Samm: I think for me—and this is a heavily weighted personal bias, as I’ve written extensively about both of them and have been, to a more limited degree, involved with recent Blu-ray releases of their films—Walerian Borowczyk and Andrzej Żuławski. Both are often described as cult directors and they do in depth explorations of female characters and themes like romantic relationships, sex, and love. Like Rollin, their films in general are concerned with notions of personal freedom, particularly as that concept is connected to sexuality. It might be a bit more controversial, but I would also say Alain Robbe-Grillet, and another obvious choice—though he’s arguably more arthouse than strictly “cult”—would be Rainer Werner Fassbinder.
Alison: I agree with Borowczyk, Żuławski, Robbe-Grillet, and Fassbinder. I would also add Jess Franco, because of his history with muses and how they contributed to his vision. His films explore female voyeurism, violence, and transgression from an equal protagonist/antagonist point of view like Rollin (as Samm previously stated). I think there’s a lot to dig into about women with the films of Jacques Tourneur, Ken Russell, Herk Harvey’s Carnival of Souls, Tinto Brass, and Russ Meyer.
Kat: I think I am going to have to agree on Jess Franco, Borowczyk, Żuławski and Robbe-Grillet for the reasons already stated. I would also agree with Alison on Tinto Brass and Russ Meyer. All of these filmmakers portray female sexuality as a source of power. Jose Larraz is another interesting filmmaker, because of the way he portrayed older women who are largely desexualised in most cinema, even in Euro-cult. Larraz made many films in which women in their forties and beyond played interesting sexual roles.
Alex: I would absolutely kill to write essays for the bulk of these suggestions (and would add Abel Ferrara and Radley Metzger into the mix for good luck!). On the subject of ‘dream writing’, more generally, who are your favourite women film critics or film books written by women?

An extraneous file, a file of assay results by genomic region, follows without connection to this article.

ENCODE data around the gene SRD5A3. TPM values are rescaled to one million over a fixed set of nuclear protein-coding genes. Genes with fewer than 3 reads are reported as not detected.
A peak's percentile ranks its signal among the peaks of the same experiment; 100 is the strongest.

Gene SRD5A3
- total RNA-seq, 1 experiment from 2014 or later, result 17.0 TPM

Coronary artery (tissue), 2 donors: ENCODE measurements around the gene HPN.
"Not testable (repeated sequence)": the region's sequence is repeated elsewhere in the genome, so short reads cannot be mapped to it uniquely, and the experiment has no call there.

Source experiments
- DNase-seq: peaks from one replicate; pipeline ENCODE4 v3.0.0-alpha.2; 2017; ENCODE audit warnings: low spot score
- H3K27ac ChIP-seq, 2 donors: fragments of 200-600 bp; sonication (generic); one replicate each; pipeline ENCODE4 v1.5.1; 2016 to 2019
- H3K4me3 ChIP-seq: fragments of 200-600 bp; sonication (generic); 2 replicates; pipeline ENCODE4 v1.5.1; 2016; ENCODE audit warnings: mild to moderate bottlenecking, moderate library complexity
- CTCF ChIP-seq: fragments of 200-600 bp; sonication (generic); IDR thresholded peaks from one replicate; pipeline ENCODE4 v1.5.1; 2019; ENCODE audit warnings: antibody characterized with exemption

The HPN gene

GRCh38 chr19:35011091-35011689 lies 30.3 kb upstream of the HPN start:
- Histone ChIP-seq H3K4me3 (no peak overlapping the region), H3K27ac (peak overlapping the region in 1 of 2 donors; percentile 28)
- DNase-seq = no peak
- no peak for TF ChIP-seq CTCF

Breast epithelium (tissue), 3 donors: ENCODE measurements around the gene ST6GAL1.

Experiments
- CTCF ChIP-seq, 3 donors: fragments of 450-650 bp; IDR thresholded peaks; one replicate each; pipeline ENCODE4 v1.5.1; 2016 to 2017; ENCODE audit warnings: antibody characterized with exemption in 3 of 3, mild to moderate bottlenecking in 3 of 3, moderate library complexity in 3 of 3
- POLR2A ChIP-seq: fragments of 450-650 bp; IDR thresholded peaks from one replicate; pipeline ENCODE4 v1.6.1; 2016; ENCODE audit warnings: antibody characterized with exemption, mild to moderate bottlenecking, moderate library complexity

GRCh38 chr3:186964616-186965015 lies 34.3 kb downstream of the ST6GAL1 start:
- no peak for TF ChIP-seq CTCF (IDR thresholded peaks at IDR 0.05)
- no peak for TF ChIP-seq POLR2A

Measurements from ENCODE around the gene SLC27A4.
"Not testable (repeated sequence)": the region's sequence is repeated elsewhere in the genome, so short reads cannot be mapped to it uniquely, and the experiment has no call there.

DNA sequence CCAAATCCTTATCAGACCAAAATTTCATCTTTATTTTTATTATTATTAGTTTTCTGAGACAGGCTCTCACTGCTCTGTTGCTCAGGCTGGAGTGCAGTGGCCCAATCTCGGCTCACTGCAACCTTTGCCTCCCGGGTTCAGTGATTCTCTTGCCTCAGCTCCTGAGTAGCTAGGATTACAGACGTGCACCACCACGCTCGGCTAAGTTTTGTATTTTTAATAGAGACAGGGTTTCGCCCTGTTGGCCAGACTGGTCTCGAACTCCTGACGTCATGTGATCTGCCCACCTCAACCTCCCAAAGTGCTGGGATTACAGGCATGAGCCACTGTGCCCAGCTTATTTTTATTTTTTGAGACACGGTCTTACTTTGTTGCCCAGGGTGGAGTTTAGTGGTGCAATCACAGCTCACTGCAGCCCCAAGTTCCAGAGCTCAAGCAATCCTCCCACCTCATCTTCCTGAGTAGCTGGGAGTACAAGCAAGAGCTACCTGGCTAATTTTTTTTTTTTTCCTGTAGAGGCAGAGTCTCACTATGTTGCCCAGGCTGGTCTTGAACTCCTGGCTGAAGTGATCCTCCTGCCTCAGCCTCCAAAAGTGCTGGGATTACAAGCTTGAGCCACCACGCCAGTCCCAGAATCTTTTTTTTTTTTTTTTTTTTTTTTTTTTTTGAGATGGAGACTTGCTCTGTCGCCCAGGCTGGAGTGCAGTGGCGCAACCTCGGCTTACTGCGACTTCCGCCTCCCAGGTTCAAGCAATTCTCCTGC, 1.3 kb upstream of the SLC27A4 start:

Samm: There are so many, though my tastes admittedly lean towards the academic. Barbara Creed’s Monstrous Feminine and Martine Beugnet’s Cinema and Sensation are both cited in this book (for good reason). Other favorites include Linda Williams, particularly her writings on hardcore pornography (Hardcore: Power, Pleasure, and the ‘Frenzy of the Visible’), Millicent Marcus on Italian cinema (both Italian Film in the Light of Neorealism and Italian Film in the Shadow of the Holocaust), Mira Liehm’s work on The Most Important Art: Eastern European Film After 1945, and so on. Susan Sontag, in general, has been a huge influence on my own writing. And of course Kier-La Janisse’s House of Psychotic Women!
Alison: Barbara Creed and Linda Williams are also favorites. I have read Julia Kristeva’s Black Sun and Powers of Horror many, many times. Maitland McDonagh’s Broken Mirrors/Broken Minds is the Argento bible. Robin R Means Coleman’s Horror Noire: Blacks in American Horror Films from the 1890s to Present should be essential reading for anyone interested in studying horror cinema. Pauline Kael, Kim Morgan, and Karina Longworth, to name a few.
Kat: I love Colette Balmain’s books on Asian cinema because she writes with such authority on a subject that’s so underexplored, really digging into cultural associations and the history. Patricia McCormack’s Cinesexuality was a landmark text for me. She makes dense philosophical theory sound so sexy, and also provides a case to re-evaluate many Euro-cult classics on feminist terms. I need to join in on the Linda Williams lovefest here. Your writing Alexandra, of course. The essays of Angela Carter, who although not specifically a “film writer”, did sometimes write about cinema and shared my love of Eastern European fantasy film (her Sadeian Women book is just beautiful in arguing for a feminist reading of de Sade, and acceptance of pornography as a valid artform). B Ruby Rich’s Chick Flicks: Theories and Memories of the Feminist Film Movement contains vital insight into the women’s film movement. I also love A Skin for Dancing in: Possession, Witchcraft and Voodoo in Film by Tanya Krzywinska.